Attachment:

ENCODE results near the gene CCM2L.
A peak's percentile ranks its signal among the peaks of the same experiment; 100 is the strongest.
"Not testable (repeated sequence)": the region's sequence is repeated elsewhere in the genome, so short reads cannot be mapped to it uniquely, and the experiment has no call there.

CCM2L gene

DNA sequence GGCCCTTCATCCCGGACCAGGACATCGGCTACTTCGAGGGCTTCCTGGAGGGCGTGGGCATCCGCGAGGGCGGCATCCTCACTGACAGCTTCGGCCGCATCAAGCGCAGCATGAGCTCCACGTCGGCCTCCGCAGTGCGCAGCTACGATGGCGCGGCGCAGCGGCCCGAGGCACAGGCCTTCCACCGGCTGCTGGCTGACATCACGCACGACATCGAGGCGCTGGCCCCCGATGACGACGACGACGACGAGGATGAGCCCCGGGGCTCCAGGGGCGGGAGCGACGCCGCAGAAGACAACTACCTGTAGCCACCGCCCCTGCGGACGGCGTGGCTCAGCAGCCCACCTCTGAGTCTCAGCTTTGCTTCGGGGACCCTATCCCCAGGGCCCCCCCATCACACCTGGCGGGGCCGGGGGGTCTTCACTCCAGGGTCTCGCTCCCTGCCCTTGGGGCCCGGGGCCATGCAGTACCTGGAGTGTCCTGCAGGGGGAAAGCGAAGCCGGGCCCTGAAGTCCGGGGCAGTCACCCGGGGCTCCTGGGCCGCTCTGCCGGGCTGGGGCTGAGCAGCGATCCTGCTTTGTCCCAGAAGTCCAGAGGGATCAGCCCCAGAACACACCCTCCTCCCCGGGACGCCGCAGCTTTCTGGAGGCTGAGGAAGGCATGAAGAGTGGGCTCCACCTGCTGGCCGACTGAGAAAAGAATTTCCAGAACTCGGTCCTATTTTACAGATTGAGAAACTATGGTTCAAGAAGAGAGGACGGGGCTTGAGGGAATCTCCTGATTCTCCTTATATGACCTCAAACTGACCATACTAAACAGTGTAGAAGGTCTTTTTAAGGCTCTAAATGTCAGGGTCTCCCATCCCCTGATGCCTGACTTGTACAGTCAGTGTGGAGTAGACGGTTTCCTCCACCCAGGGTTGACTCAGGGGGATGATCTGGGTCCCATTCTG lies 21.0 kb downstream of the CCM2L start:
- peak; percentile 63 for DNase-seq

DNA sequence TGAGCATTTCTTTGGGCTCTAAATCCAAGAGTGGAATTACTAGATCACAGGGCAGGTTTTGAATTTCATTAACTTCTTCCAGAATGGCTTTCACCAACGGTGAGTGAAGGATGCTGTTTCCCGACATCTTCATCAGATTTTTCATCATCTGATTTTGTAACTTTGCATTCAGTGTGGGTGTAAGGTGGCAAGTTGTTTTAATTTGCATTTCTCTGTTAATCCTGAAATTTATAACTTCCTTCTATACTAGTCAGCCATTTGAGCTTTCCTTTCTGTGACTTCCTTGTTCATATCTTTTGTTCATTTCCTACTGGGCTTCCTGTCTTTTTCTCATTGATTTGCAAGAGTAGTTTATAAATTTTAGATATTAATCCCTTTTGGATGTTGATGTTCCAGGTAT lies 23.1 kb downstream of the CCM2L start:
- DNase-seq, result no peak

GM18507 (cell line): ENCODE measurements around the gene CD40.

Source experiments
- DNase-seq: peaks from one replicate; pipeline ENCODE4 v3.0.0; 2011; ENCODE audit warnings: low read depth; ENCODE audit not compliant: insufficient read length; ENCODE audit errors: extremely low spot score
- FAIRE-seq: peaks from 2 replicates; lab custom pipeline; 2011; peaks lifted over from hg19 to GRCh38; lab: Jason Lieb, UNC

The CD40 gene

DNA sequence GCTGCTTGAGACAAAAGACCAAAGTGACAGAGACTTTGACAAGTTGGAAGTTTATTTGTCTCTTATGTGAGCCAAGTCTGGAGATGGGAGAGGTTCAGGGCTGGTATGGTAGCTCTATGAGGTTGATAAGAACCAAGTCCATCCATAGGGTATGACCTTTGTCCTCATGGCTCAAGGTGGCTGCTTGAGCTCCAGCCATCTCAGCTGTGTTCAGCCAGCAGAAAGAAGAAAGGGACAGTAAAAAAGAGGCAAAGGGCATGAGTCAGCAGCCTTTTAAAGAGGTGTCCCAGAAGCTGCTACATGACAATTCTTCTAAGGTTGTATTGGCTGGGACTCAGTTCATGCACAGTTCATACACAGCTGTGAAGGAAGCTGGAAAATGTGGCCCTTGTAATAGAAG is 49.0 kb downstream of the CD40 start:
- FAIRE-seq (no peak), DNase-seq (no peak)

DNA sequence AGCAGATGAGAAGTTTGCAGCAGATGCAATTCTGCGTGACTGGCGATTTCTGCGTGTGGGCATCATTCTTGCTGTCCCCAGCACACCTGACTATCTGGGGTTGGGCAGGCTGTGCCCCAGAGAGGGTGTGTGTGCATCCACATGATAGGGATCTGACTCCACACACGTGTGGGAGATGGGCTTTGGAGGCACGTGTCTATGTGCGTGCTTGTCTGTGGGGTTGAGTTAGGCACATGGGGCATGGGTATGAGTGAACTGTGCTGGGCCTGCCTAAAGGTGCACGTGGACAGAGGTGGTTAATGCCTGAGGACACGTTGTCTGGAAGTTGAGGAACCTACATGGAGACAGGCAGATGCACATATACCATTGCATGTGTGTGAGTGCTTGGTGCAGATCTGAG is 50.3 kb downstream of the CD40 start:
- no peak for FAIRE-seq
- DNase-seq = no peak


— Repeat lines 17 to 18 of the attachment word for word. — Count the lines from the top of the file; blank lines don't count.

- no peak for FAIRE-seq
- DNase-seq = no peak